Guam's 173,000 residents are U.S. citizens, and must obey U.S. laws passed in Washington, yet they have neither a voting member of Congress, nor votes in the Electoral College.[156] Since 1980, they have held a straw poll for president at the same time as the U.S. national elections. In 2007, Guam's legislature voted to move the straw poll up to September to draw attention to the choices of Guam's population and their continued disfranchisement,[156] but the governor vetoed the bill.[157] Obama won the 2008 Guam straw poll with 20,120 votes to McCain's 11,940.[158]

Libertarian candidate Bob Barr filed a lawsuit in Texas to have Obama and McCain removed from the ballot in that state.[159] His campaign alleged that both the candidates had missed the August 26 deadline to file, and were present on the ballot contrary to Texas election law. Neither candidate at the time of the deadline had been confirmed as the candidate for their respective parties. The Texas Supreme Court dismissed the lawsuit without explanation.[160]

Significant criticism was leveled at media outlets' coverage of the presidential election season. At the February debate, Tim Russert of NBC News was criticized for what some perceived as disproportionately tough questioning of Democratic presidential contender Hillary Clinton.[161] Among the questions, Russert had asked Clinton, but not Obama, to provide the name of the new Russian President (Dmitry Medvedev).[161] This was later parodied on Saturday Night Live. In October 2007, liberal commentators accused Russert of harassing Clinton over the issue of supporting drivers' licenses for illegal immigrants.[162]

On April 16, ABC News hosted a debate in Philadelphia, Pennsylvania. Moderators Charles Gibson and George Stephanopoulos were criticized by viewers, bloggers and media critics for the poor quality of their questions.[161][162] Many viewers said they considered some of the questions irrelevant when measured against the importance of the faltering economy or the Iraq war. Included in that category were continued questions about Obama’s former pastor, Senator Hillary Clinton’s assertion that she had to duck sniper fire in Bosnia more than a decade ago, and Senator Obama's not wearing an American flag pin.[161] The moderators focused on campaign gaffes and some believed they focused too much on Obama.[162] Stephanopoulos defended their performance, saying "Senator Obama was the front-runner" and the questions were "not inappropriate or irrelevant at all."[161][162]

In an op-ed published on 2008 April 27 in The New York Times, Elizabeth Edwards bemoaned that the media covered much more of "the rancor of the campaign" and "amount of money spent" than "the candidates' priorities, policies and principles."[163] Author Erica Jong commented that "our press has become a sea of triviality, meanness and irrelevant chatter."[164]

The Project for Excellence in Journalism and Harvard University's Joan Shorenstein Center on the Press, Politics and Public Policy conducted a study of 5,374 media narratives and assertions about the presidential candidates from 2008 January 1 through 2008 March 9. The study found that Obama received 69 percent favorable coverage and Clinton received 67 percent, compared to only 43 percent favorable media coverage of McCain.[165] Another study by the Center for Media and Public Affairs at George Mason University found the media coverage of Obama to be 72% negative from June 8 to July 21 compared to 57% negative for McCain.[166] An October 29 study found 29 percent of stories about Obama to be negative, compared to 57 percent of stories about McCain being negative.[167]

An October 22, 2008 Pew Research Center poll estimated 70 percent of registered voters believed journalists wanted Barack Obama to win the election, as opposed to 9 percent for John McCain.[168] Another Pew survey, conducted after the election, found that 67% of voters thought that the press fairly covered Obama, versus 30% who viewed the coverage as unfair. Regarding McCain, 53% of voters viewed his press coverage as fair versus 44% who characterized it as unfair. Among affiliated Democrats, 83% believed the press fairly covered Obama; just 22% of Republicans thought the press was fair to McCain.[169]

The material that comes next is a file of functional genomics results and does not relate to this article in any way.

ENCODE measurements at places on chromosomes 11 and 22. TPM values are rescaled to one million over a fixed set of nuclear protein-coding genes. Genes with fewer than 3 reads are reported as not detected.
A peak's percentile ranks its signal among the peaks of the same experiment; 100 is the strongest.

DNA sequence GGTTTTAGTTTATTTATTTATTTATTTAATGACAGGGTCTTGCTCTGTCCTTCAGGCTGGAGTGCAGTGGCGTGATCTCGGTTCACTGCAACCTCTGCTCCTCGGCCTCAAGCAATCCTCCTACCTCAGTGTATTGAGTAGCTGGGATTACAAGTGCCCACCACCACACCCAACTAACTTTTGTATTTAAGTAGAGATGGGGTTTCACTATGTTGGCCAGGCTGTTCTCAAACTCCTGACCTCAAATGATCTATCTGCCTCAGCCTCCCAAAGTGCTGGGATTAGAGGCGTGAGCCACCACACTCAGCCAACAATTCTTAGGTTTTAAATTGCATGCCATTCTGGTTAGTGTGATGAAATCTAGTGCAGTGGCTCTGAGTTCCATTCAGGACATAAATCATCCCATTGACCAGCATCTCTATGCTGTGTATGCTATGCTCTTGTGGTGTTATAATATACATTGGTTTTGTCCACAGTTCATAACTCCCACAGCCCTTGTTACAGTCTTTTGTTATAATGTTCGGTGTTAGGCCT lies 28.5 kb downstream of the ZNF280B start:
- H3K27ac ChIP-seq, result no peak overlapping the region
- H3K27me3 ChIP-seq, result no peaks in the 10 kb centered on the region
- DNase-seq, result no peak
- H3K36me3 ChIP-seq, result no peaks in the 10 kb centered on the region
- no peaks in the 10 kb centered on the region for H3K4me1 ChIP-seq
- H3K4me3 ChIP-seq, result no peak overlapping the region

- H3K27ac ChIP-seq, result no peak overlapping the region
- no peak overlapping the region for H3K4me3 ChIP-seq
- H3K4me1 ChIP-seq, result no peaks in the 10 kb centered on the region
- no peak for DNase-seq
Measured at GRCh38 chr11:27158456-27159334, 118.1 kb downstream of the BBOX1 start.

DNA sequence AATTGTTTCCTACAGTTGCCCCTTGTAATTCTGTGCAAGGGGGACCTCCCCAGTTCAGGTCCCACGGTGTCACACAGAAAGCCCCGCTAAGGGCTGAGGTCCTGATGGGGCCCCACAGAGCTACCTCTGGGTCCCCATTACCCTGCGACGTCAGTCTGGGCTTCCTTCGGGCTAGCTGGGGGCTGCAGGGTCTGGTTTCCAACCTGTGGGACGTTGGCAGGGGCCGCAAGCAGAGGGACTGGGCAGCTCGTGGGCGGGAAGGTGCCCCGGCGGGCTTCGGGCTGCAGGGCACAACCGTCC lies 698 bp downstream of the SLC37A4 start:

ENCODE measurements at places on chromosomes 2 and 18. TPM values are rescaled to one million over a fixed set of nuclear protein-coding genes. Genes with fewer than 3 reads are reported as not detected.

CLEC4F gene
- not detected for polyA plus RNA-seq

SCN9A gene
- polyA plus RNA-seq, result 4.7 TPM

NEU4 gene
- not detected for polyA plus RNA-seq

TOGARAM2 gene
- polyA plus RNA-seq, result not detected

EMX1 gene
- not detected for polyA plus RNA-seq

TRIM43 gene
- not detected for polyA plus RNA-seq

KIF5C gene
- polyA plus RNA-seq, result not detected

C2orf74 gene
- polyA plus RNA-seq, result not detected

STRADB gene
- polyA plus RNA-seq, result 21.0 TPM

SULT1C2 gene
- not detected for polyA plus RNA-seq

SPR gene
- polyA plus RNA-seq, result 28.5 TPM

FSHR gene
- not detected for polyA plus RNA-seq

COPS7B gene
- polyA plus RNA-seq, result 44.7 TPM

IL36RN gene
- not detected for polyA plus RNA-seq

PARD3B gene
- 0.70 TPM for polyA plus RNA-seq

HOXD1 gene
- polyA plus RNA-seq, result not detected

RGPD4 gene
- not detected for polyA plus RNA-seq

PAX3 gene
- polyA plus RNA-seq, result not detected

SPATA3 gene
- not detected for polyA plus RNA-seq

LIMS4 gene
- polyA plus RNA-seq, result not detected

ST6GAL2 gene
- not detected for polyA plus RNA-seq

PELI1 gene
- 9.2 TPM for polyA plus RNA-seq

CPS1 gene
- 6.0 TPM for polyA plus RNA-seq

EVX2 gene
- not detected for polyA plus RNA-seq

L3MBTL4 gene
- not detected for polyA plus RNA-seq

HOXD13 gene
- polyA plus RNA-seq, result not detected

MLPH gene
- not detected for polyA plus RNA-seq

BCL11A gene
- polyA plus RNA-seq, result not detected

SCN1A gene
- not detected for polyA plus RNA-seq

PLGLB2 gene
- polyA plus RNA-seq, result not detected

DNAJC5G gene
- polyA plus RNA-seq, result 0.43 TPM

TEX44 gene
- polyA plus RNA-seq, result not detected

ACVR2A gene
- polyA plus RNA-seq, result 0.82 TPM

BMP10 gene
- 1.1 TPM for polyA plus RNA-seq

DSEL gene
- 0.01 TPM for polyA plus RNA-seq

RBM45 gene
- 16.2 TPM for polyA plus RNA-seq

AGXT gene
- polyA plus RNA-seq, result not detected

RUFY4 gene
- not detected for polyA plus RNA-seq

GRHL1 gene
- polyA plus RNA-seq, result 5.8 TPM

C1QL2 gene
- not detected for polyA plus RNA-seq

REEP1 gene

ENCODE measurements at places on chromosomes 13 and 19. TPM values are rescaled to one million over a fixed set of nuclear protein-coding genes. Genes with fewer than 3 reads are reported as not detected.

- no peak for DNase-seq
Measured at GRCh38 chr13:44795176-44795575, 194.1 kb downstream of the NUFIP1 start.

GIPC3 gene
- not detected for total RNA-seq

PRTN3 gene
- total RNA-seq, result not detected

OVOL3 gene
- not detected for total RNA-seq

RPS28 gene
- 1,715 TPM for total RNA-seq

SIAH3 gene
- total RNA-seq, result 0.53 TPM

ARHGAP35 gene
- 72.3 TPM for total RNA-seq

Election results

Final poll closing times on Election Day.      7PM EST [00:00 UTC] (6)      7:30PM EST [00:30 UTC] (3)      8PM EST [01:00 UTC] (15+DC)      8:30PM EST [01:30 UTC] (1)      9PM EST [02:00 UTC] (15)      10PM EST [03:00 UTC] (4)      11PM EST [04:00 UTC] (5)      1AM EST [06:00 UTC] (1)

Election Day

November 4, 2008 was Election Day in 50 states and the District of Columbia; it was the last of 21 consecutive election days in Oregon, which abolished the voting booth in 1998. The majority of states allowed early voting, with all states allowing some form of absentee voting.[170] Voters cast votes for listed presidential candidates but were actually selecting their state's slate of Electoral College electors.

A McCain victory quickly became improbable as Obama amassed early wins in Illinois (his home state), the Northeast and the critical battleground states of Ohio and Pennsylvania by 9:20 PM.[171] Obama won the entire Northeast by comfortable margins and the Great Lakes states of Michigan, Wisconsin and Minnesota by double digits. McCain managed to hold on to traditionally Republican states like North Dakota, South Dakota, Utah, Oklahoma, and Wyoming and swept all the traditionally Republican Deep South states. Obama won the hotly contested states of Iowa and New Mexico, which Al Gore had won in 2000 and George W. Bush in 2004. CNN and Fox News called Virginia for Obama shortly before 11pm, leaving him only 50 electoral votes shy of victory with only six West Coast states (California, Oregon, Washington, Idaho, Alaska, and Hawaii) still voting. All American networks called the election in favor of Obama at 11:00 PM Eastern Standard Time as the polls closed on the West Coast. Obama was immediately declared the winner in California, Oregon, Washington, and Hawaii, McCain won Idaho, and the Electoral College totals were updated to 297 for Obama and 146 for McCain (270 are needed to win). McCain gave a concession speech half an hour later in his home state of Arizona.[172] President-elect Obama appeared just before midnight Eastern Time on November 5 in Grant Park, Chicago, in front of a crowd of 250,000 people to deliver his victory speech.[173]